|Red line shows route of Old Highway 81|
I often heard the term "Old Highway 81" used in passing, by my parents and other older residents of the area, growing up. I caught on that part of it was the road that went into an area I never knew that well (not knowing anyone that lived there) called South Pembina. South Pembina was the area south of Pembina proper, across the Pembina River. It was where the old museum was, and where the park, baseball field, and grandstand still are.
However, there was a lot more in South Pembina at one time.
On the southwest corner of Stutsman and Beaupre Streets, across from the park and museum, used to be a filling station (a Mobil, if I remember correctly - I see a flying horse in my mind's eye...) Further south on Beaupre (Old Highway 81 - but now called by many different names dependong on what stretch you're talking about) you can still see St. John's Ukranian Greek Orthodox Church. If you keep going, you'll eventually see the Pembina Airport, once a regional hub for Northwest Airways Airlines in the early days of aviation. The last time I was on the South Pembina section of the road, in the mid 1980's, the further south you went, the worse shape it was in, full of dangerous potholes. Gone were its glory days as a well-traveled and important highway, now relegated to a secondary status.
Recently, I have been in contact with a descendent of former area residents. In discussions with him, we figured out how U.S. Route 81 went through Pembina and exited again towards the border.
Today, '81' is a secondary designation given to I-29. You'll see it on many maps. But what most people don't know is, the section by Pembina that is called '81' or I-29, is not the route that the historic Highway 81 took. Prior to opening of I-29, Highway 81 came up from the south along the current I-29 most of the way, but at a certain point it diverged from the present route and was further east. It went north and eventually passed the Pembina Airport, the church, the ballpark, and ended at Stutsman Street, then it turned west (left) and went through town to North Third Street. At that corner, it turned north (right) and went to the border, about 2-3 miles away. It would leave town and proceed into the country, where it would pass another filling station (a Texaco station), this one owned by the above-mentioned descendent's grandfather, Frank C. Myrick, Jr. Further along was the older border station. That was the station that Clarence Bingham once worked at.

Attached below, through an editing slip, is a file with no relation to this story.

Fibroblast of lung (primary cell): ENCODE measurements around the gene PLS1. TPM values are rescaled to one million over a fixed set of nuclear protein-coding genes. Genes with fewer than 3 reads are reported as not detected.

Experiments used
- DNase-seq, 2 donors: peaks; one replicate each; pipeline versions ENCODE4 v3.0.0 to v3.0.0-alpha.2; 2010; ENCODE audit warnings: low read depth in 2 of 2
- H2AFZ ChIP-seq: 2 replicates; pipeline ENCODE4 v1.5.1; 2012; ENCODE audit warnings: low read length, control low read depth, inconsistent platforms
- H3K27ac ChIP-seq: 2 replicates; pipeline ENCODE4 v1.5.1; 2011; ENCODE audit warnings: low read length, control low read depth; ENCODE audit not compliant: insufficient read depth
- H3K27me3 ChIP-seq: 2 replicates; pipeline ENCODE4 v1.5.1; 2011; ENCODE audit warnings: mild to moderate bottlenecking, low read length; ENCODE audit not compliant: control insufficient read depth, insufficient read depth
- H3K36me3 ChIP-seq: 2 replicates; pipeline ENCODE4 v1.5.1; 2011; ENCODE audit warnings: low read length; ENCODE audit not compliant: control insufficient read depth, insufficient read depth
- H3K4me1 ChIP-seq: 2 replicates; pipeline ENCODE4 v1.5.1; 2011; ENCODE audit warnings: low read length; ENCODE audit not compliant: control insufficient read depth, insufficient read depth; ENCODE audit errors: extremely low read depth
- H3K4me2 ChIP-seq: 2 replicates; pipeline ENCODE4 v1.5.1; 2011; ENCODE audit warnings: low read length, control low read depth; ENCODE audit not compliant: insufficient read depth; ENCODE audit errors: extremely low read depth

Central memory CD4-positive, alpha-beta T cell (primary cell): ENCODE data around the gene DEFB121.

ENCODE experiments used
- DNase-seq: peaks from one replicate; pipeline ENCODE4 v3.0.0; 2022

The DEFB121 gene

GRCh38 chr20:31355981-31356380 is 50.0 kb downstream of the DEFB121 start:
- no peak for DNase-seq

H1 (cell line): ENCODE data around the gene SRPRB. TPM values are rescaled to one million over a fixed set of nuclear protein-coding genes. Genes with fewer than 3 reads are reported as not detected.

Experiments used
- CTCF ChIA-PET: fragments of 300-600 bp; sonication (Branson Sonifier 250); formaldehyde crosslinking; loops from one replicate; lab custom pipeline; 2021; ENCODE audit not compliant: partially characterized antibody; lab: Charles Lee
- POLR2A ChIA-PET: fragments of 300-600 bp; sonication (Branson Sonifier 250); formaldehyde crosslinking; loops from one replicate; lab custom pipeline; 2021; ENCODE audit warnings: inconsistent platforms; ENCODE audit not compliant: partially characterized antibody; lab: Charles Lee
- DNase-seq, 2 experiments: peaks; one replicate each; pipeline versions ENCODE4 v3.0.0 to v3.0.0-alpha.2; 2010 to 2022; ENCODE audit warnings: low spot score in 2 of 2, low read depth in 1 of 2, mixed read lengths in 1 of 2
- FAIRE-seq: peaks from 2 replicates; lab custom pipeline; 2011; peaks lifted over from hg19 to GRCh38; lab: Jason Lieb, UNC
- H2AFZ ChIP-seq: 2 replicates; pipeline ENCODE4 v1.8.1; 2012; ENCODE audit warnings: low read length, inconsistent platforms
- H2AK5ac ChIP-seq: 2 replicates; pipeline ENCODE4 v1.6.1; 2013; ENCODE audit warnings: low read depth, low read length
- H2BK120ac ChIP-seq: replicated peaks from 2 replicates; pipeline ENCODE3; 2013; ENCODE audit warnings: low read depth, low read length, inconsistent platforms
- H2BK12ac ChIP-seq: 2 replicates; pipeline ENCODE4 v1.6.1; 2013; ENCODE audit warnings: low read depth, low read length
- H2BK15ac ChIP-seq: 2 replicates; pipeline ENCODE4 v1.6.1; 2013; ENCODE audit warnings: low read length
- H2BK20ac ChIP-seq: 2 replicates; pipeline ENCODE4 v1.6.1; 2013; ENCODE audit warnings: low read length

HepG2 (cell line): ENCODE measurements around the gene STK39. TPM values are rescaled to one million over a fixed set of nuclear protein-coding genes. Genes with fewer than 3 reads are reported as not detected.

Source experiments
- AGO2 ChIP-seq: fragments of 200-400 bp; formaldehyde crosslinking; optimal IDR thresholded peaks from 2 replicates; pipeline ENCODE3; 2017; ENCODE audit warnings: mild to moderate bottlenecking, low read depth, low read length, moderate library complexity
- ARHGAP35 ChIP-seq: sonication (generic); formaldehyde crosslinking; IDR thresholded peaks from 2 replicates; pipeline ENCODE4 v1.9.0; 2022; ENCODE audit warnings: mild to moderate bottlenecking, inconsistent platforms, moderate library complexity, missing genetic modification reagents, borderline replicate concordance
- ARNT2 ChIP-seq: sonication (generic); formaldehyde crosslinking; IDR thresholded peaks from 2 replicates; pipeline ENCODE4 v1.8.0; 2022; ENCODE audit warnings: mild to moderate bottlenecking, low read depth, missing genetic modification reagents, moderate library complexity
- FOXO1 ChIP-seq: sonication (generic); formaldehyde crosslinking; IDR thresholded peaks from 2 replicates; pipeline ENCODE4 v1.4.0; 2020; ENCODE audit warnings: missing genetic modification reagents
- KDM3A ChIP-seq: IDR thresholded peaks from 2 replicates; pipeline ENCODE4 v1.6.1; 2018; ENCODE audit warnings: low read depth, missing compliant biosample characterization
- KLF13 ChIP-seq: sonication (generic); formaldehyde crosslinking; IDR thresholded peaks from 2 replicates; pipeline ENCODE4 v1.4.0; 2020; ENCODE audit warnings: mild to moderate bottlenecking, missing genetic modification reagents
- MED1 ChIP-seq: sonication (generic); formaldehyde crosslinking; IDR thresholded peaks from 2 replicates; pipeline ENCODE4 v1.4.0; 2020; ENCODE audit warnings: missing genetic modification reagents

|Frank C. Myrick, Jr.'s Texaco station, with old border station. Customs can|
be seen in bottom left in background; bottom right shows closer view of
customs from a different angle. [Photo Credit: Kent Myrick]
I have a feeling there are other businesses or landmarks I am not aware of. To anyone reading this who knows of such oversights, please let me know - I'll do what I can to acknowledge "those that went before..."
|Inspection at the old Pembina border station... [Photo Credit: Digital Reflections]|
|Northwest Airways hanger - Pembina Airport 1931|
Do YOU remember the 'Northwest Orient' jingles? I do!
[Photo Credit: Minnesota Historical Society]
Source: Pete Patzke, NWA History Centre